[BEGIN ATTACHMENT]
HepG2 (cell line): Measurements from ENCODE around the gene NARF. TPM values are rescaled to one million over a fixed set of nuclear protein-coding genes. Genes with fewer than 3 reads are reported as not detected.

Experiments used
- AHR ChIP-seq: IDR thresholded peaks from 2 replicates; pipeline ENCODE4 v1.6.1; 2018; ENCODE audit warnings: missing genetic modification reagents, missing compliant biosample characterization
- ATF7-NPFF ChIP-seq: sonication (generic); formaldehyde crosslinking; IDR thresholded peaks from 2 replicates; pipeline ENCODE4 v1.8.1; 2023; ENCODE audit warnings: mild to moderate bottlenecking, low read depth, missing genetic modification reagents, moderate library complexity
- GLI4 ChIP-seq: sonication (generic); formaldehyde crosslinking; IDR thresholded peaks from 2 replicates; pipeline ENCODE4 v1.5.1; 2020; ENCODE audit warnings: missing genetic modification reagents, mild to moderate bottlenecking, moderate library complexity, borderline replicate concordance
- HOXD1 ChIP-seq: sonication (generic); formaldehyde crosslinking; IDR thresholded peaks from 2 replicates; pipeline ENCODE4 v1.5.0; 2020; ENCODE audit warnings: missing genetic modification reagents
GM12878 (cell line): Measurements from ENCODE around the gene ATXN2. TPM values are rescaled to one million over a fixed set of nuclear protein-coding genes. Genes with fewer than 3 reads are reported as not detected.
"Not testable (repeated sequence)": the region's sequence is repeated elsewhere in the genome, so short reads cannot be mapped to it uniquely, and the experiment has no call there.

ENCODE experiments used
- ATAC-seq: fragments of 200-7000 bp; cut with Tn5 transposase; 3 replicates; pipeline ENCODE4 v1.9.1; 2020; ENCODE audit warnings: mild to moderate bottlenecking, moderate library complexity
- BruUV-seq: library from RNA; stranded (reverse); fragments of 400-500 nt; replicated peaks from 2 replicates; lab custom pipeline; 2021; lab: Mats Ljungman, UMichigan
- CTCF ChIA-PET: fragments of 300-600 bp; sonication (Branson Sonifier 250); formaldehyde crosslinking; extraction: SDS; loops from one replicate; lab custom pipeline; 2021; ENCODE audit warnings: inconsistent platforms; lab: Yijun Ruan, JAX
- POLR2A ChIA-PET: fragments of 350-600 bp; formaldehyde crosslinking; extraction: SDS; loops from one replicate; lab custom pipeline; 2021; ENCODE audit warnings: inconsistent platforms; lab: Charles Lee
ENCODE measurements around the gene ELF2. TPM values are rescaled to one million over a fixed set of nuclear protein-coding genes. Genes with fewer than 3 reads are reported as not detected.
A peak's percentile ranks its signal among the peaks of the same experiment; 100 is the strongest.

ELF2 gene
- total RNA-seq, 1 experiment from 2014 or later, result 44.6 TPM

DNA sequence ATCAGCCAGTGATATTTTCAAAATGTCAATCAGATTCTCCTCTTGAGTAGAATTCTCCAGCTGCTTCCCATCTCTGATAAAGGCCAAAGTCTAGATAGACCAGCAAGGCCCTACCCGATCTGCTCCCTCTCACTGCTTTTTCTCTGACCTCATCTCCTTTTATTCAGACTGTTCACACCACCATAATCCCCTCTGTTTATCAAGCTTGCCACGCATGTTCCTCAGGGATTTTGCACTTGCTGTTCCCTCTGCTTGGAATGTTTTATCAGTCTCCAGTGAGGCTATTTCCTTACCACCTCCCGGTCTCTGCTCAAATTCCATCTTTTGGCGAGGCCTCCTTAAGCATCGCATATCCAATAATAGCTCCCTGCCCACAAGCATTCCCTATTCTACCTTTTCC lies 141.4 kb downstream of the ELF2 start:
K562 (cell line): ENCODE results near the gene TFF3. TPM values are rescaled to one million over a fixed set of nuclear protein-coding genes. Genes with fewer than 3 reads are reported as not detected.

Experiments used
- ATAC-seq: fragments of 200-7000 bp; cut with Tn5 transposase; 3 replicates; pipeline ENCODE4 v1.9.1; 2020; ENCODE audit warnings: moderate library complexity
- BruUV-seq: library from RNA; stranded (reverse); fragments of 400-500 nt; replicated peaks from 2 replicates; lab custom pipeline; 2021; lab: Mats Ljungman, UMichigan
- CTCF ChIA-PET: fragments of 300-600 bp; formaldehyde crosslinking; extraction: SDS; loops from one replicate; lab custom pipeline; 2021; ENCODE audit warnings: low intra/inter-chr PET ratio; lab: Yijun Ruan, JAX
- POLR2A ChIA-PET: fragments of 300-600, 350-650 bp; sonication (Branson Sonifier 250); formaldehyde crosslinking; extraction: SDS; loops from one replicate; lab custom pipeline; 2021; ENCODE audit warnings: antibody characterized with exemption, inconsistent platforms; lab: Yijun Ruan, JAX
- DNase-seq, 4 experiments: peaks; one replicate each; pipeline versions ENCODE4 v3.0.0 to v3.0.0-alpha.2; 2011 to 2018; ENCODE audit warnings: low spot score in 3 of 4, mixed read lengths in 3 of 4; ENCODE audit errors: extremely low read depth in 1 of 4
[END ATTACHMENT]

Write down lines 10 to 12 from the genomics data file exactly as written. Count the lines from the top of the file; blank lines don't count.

- ATAC-seq: fragments of 200-7000 bp; cut with Tn5 transposase; 3 replicates; pipeline ENCODE4 v1.9.1; 2020; ENCODE audit warnings: mild to moderate bottlenecking, moderate library complexity
- BruUV-seq: library from RNA; stranded (reverse); fragments of 400-500 nt; replicated peaks from 2 replicates; lab custom pipeline; 2021; lab: Mats Ljungman, UMichigan
- CTCF ChIA-PET: fragments of 300-600 bp; sonication (Branson Sonifier 250); formaldehyde crosslinking; extraction: SDS; loops from one replicate; lab custom pipeline; 2021; ENCODE audit warnings: inconsistent platforms; lab: Yijun Ruan, JAX